3) The second federal reform should be the creation of a program for financial aid to qualified students in the medical professions. My suggestion would be a free education in exchange for a period of service in underserved areas of practice as determined by a federal government body, such as, CDC or NIH or HHS.
4) A third federal reform which would dramatically reduce national health care costs is tort reform. Everyone makes mistakes, including medical practitioners and hospitals. It is the federal government’s role to protect both the treatment sector and the patient. But the current practice of unlimited liability has led to “defensive medicine,” that is, exhaustive tests and treatments used far beyond medical purposes. These extras are done to provide a defense against the inevitable lawsuit in case anything goes wrong. This uber caution has become a major cost driver in American medicine. Congress should set reasonable and realistic limits on the monies which can be given to the victims of everything from malfeasance to honest mistakes. No more windfalls for injury lawyers.
d. Universal Coverage
The larger issue is care for the poor and the other underserved members of our nation. The concept of universal care is a noble and worthwhile goal. But socialized medicine is not the only or even the best way to achieve universal care. We have government programs to feed the hungry; to provide health care for the elderly; to protect the innocent. We can provide health care access to the poor and the underserved, whether because of poverty or location. We can also do better than the COBRA coverage for those who lose their jobs, or those who are excluded because of pre-existing conditions.
It is very tempting to design a system in which no government plays a major role. However, the most efficient way to care for the poor would seem to be a State-run program which levies a small per capita fee on each pool of insured to be placed in a designated fund, administered by the State, for the benefit of qualified citizens. A model for such a program might be the Medicaid programs in each State. Another model is the Uninsured Driver programs administered by the states.
               e. Medicare
We have now discussed the entire healthcare cycle without mentioning Medicare. There is a moral and legal mandate involved in Medicare which does not exist elsewhere. Medicare works reasonably well as a medical insurance system for those who contributed to it all their working lives. The most prudent and honorable way to approach Medicare would seem to be to leave it alone for those to whom commitments were made, even while moving the system slowly toward a patient-centered system for those just starting out, with free choices developed for those in mid-career. The pressure of the free market system we have been describing here will undoubtedly alter and reform Medicare as the new system matures in due course.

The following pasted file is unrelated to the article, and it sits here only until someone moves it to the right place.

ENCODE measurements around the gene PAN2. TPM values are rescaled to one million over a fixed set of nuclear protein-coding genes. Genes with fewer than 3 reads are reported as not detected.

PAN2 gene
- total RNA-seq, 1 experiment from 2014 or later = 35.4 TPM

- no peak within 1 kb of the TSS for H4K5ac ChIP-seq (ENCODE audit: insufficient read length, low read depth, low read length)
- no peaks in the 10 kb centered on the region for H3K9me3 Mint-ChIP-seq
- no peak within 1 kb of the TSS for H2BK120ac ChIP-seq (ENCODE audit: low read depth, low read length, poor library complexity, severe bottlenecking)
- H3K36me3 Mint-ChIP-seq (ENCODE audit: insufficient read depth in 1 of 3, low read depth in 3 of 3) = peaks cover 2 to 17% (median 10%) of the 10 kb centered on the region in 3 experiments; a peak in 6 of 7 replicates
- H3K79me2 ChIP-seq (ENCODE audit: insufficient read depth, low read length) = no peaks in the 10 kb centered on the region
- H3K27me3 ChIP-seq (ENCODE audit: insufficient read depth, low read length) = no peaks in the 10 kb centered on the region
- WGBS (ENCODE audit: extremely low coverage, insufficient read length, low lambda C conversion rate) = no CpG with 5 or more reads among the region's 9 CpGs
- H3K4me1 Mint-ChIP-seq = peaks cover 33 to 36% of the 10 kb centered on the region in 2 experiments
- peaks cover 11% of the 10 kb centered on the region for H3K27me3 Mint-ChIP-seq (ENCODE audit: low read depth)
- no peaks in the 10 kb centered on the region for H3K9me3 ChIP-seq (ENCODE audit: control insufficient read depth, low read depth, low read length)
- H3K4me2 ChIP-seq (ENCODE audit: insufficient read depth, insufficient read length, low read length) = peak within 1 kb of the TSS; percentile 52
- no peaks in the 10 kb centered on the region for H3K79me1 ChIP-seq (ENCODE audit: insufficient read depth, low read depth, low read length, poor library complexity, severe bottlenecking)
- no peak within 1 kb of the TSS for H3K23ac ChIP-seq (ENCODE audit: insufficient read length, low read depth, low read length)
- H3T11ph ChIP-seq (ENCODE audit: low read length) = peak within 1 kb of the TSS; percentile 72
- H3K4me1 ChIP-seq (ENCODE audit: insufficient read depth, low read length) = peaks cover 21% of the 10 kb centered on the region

So here is what a free market system might look like. It would fulfill all our goals for an American system that is:
1. State-of-the-art;
2. Available to all in need;
3. Affordable;
4. Abundant; and
5. Well-financed.
To get there, we need to:
1. increase the supply of medical practitioners,
2. create a patient-centered system by letting the patient spend his or her own money on healthcare;
3. create state-sponsored safety nets for the poor and underserved.
 
These proposals, of course, seem radical today, even in America’s free market culture. But sometimes the most obvious solution is indeed the best. The fact is that the employer-based system we have today was initiated because the elite of another day considered average Americans too irresponsible to handle their own health and welfare. Not true today.
© 2018 Richfield Press, LC (All rights Reserved.)

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Tense times: 1968 and 2018

        We survived 1968; we will survive 2018 !                                                

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 Recently, I have been asked whether the political tension we are experiencing today is likely to erupt into violence like it did in 1968. That year was the most dramatic and violent year America has seen in recent history. Leading up to the presidential election in November,1968, we saw increasingly numerous demonstrations against the Vietnam War, sparked by one calamity after another.
Fifty years have passed since that fateful year. Here is a list of the key events of 1968: